see text: Iver Johnson Arms and Cycle works 1871 - 1978
A publication entitled Iver-Johnson Arms & Cycle Works Firearms 1871-1993 has a list of most serial #'s with dates of production, published by Gun Show Books Publishing.
Look under Iver Johnson Arms and Cycle Company. Their hammerless revolver was sold under several trade names, including US Revolver Co. You can probably find one for sale on one of the online auction sites.
the serial number is under the grips
The value of a IV FR Johnsons arms 32 caliber Fitchburg mass revolver is actually dependent upon a number of factors. Most important of these factors would be the condition of the revolver.
If it's in very good condition, maybe about $125 or so. I have one and it is very accurate.
The company was called Iver Johnson's Arms and Cycle Works from 1891 to 1883. They made top break .32 S&W and .32 Specials from 1892 on. A great source of information on this firearm (and most other Iver Johnson firearms) is the book by W.E. Goforth titled, "Iver-Johnson Arms & Cycle Works Firearms 1871-1993".
Not much of a collector's market for these. Rarely go over 125.
On the right lower forward section of the frame under the barrel pivot bolt.
The maker of your revolver was Iver Johnson Arms and Cycle Works.This 5 or 7 shot revolver was called the Birds Head grip model,and was made from 1873-1888.IT was chambered in .22cal(small frame)32cal(medium frame)and 38,or 41cal(large frame).Yours will have either a 2 1/2in barrel(small frame) or 2 7/16in barrel(large frame).I must include that barrel length,s of 10in.have been encountered with this model.
$50-100, depending on condition.
Iver Johnsons can be hard to identify. Would need to know if it has the tip-up frame or a solid frame, what the patent dates are and where the patent dates are located. firstname.lastname@example.org
These guns were manufactured by Iver Johnson Arms & Cycle Company. You might check your local library for any reference books on that company.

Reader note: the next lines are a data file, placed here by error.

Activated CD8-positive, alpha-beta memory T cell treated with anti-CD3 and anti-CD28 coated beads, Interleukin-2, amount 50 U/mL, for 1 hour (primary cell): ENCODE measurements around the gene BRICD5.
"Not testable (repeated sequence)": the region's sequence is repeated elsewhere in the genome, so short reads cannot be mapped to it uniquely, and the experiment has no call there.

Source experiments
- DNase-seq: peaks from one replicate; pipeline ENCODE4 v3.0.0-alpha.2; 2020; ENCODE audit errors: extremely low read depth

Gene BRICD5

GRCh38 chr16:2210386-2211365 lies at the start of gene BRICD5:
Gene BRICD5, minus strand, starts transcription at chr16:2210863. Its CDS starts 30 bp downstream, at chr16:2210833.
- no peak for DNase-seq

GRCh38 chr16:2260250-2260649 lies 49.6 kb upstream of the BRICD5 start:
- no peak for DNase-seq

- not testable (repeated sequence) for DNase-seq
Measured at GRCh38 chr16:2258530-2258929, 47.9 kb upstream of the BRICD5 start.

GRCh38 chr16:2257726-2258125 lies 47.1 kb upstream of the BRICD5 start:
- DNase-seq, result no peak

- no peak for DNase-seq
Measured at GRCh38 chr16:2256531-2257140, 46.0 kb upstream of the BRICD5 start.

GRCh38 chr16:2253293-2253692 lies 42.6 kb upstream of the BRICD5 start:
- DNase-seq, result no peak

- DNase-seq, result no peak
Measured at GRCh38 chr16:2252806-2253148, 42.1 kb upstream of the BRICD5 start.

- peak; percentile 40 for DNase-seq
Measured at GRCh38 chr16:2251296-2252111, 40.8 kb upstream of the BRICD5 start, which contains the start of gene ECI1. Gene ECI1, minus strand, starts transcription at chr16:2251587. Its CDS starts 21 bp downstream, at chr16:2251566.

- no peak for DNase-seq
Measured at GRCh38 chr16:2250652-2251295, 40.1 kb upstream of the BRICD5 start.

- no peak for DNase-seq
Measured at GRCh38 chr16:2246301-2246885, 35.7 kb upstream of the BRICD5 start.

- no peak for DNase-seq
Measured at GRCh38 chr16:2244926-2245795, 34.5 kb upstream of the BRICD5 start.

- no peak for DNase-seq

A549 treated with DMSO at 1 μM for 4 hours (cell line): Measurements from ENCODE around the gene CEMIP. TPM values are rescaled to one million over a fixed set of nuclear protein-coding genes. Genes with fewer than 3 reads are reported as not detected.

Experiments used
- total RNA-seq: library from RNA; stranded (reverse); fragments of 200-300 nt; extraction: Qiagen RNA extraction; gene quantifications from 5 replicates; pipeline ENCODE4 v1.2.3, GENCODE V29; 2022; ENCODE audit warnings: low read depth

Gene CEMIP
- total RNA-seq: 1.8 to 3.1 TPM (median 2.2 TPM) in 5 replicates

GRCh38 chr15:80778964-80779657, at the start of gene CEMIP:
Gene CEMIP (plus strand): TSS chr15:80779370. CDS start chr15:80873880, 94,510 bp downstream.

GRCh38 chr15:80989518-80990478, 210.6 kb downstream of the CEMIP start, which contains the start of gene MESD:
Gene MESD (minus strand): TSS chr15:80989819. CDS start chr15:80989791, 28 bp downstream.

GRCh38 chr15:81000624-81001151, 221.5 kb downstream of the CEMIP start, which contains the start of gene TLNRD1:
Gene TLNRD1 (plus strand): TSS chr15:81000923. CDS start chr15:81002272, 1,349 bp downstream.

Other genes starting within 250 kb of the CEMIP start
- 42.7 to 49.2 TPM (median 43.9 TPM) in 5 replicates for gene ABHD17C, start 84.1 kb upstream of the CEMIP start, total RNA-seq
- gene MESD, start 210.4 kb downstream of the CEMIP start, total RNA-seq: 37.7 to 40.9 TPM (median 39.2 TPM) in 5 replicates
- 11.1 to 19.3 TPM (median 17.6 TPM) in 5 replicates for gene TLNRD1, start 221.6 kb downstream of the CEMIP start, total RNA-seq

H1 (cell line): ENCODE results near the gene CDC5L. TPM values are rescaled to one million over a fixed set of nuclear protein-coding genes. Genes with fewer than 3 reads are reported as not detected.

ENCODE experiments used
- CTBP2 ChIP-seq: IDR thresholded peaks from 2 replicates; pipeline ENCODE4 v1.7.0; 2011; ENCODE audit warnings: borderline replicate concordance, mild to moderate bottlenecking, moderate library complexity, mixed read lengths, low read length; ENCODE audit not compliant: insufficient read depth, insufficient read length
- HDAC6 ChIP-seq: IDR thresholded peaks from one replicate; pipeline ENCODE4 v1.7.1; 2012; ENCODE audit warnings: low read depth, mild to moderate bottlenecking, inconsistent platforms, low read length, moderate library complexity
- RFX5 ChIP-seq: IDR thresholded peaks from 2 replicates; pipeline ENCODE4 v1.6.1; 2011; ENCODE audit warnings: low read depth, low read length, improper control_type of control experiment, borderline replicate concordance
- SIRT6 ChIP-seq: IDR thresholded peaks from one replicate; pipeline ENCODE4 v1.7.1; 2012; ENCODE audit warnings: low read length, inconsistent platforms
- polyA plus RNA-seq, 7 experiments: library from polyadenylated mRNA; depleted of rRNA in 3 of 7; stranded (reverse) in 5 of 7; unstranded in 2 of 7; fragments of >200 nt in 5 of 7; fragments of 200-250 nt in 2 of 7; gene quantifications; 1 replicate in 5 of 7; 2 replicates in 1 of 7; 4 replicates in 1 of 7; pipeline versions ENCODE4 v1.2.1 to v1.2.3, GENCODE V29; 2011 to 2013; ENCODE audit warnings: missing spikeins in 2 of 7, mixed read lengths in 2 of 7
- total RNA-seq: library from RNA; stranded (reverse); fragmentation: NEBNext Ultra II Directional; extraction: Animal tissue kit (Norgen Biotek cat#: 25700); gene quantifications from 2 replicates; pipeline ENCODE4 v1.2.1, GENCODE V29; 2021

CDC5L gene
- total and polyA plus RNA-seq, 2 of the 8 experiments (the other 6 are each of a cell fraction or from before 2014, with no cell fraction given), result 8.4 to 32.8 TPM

Depends on where you are located. Somewhere between 4-8000.00 US dollars. Hard to find guns.
Got it from a gun site message board. "U.S. Revolver Co. guns were manufactured by the Iver Johnson Arms & Cycle Works in Worcester, MA. from 1910 through 1930. Parts will not be easy to find, but try Numrich Parts Corp. at: www.e-gunparts.com"
The first course of action to discern the value of a gun is to identify the make, model, manufacturing date, variation and condition. The book "Iver-Johnson Arms & Cycle Works Firearms 1871-1993" by W. Goforth, may help accomplish this. Then it's a simple matter of looking your gun up in one of the many firearm value books, such as the Blue Book of Gun Values, or the Standard Catalog of Firearms.
Iver Johnson started making firearms in 1870 as Johnson and Bye. I don't know exactly when they made their first 38 caliber gun, but at least as early as 1893, and they continued to manufacture .38 revolvers until they closed in 1978. A great source of information on Iver Johnson firearms is The book "Iver-Johnson Arms & Cycle Works Firearms 1871-1993" by W. Goforth
I use a 50:1 mixture in my 9.9 Johnson
@ turn of the century
They were made by the Iver Johnson Arms & Cycle Company (1870 to 1978). I don't have exact dates when they were made, but Pistols of the World indicates they used .32 and .38 rimfire cartridges, so they must date back to the 1930's at least. No serial number lists are available that could provide an accurate date. If a standard lead pencil fits fairly snuggly into the barrel, it's a .32. If the barrel is quite a bit larger than the pencil, it is .38 caliber. Value will be from $35 to $150, depending on condition.
No, they ceased operation in1993. They're back as Iver Johnson Arms Inc. at this website. http://www.iverjohnsonarms.com/
The Super Enforcer Model 3000 manufactured only in 1985 and 1986 is a pistol version of the US Carbine, 30 caliber, with an 11 inch barrel. It was re-introduced as the Enforcer with a 10 1/2 inch barrel in 1988 and discontinued in 1993. A great source of information on Iver Johnson firearms is the book by W.E. Goforth titled, "Iver-Johnson Arms & Cycle Works Firearms 1871-1993".